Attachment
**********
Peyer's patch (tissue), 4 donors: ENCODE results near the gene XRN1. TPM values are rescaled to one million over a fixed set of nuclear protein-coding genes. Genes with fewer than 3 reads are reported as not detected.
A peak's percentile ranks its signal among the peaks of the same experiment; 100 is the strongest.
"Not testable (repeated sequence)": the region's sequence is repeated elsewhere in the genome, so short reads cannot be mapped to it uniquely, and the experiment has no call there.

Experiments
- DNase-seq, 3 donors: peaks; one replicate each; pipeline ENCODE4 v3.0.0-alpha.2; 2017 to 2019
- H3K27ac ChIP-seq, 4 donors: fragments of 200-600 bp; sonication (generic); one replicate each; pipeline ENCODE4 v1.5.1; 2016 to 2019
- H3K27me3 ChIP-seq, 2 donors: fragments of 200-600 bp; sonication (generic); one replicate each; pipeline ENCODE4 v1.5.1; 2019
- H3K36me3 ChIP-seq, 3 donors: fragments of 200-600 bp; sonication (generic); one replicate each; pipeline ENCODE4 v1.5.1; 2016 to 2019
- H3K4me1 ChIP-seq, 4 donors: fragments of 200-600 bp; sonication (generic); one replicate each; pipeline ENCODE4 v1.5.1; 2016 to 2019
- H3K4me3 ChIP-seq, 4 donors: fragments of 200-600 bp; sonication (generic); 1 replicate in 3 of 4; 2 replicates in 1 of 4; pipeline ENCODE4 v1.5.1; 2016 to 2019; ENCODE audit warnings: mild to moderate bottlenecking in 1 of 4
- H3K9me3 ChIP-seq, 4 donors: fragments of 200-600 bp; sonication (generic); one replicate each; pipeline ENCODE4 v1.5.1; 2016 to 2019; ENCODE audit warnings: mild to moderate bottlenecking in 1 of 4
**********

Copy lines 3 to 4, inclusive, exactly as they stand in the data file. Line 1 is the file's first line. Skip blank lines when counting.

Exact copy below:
"Not testable (repeated sequence)": the region's sequence is repeated elsewhere in the genome, so short reads cannot be mapped to it uniquely, and the experiment has no call there.

Experiments